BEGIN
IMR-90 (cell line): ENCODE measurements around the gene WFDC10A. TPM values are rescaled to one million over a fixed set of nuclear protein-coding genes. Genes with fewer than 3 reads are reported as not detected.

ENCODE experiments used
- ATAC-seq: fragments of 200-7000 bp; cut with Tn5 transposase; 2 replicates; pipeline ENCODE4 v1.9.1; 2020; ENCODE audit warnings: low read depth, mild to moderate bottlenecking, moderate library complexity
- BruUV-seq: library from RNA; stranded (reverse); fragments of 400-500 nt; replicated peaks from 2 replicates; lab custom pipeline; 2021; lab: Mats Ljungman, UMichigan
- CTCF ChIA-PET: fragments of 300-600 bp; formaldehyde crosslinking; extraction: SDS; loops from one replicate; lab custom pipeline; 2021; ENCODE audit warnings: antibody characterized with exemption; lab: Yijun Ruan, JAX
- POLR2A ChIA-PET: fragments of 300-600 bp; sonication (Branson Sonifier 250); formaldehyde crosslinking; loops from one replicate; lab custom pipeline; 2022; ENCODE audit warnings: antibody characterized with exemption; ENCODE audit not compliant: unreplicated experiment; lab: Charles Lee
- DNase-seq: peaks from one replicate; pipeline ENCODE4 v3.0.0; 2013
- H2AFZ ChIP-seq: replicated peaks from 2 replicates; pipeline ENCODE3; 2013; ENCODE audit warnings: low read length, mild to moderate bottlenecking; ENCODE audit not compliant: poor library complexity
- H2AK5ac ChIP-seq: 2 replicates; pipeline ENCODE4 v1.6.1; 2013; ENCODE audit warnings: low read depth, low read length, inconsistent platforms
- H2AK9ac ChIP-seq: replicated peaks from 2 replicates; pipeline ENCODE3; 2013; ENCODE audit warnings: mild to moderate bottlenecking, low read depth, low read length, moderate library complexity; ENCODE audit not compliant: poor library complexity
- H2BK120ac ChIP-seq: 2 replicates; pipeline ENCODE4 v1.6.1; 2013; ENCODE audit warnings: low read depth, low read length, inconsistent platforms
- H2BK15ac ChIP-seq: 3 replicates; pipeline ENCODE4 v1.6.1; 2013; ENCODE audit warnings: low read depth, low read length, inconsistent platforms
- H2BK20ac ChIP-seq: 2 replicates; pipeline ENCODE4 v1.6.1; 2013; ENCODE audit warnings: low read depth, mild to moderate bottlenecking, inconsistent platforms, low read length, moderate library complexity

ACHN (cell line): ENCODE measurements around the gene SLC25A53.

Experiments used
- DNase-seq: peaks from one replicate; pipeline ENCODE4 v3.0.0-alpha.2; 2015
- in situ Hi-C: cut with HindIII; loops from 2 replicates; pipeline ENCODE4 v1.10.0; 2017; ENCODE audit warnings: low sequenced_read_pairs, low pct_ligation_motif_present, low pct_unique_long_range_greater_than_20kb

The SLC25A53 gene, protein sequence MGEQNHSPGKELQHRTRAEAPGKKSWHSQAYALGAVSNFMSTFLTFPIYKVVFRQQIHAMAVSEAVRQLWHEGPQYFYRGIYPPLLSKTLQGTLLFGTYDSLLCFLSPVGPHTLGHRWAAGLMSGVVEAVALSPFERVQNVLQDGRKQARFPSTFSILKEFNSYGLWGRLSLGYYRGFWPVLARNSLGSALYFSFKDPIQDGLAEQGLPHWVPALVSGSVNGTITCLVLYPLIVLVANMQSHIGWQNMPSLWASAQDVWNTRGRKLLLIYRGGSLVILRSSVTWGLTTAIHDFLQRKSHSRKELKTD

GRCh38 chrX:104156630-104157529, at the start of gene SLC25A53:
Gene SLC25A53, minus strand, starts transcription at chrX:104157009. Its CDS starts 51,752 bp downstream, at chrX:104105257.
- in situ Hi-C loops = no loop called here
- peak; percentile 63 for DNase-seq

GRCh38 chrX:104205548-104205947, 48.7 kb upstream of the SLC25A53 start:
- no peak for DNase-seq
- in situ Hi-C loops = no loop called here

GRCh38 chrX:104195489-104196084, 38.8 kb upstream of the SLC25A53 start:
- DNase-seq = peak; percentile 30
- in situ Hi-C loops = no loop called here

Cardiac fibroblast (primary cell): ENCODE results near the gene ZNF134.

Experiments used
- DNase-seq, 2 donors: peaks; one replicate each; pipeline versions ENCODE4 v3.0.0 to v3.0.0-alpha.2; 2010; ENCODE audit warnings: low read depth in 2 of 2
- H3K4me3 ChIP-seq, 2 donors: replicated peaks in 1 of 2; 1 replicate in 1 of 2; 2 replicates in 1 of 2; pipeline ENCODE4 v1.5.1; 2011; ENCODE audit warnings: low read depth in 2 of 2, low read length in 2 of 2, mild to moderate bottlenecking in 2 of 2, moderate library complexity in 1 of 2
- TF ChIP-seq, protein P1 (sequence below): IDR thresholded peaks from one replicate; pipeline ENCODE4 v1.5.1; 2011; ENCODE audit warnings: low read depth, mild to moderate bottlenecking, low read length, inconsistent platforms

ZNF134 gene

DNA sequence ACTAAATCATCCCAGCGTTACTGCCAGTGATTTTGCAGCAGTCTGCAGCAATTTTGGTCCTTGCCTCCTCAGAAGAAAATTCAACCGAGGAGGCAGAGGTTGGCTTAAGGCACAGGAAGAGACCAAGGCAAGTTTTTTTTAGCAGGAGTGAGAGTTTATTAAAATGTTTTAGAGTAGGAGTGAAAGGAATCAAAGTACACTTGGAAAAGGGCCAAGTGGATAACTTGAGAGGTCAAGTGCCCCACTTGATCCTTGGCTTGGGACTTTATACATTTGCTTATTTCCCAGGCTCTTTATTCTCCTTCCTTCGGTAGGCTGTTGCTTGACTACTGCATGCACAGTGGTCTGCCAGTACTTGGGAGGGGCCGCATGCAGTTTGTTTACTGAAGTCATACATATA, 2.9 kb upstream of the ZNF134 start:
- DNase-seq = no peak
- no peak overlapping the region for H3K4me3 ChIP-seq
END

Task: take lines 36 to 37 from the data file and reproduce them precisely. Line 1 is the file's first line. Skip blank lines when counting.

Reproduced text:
- DNase-seq = no peak
- no peak overlapping the region for H3K4me3 ChIP-seq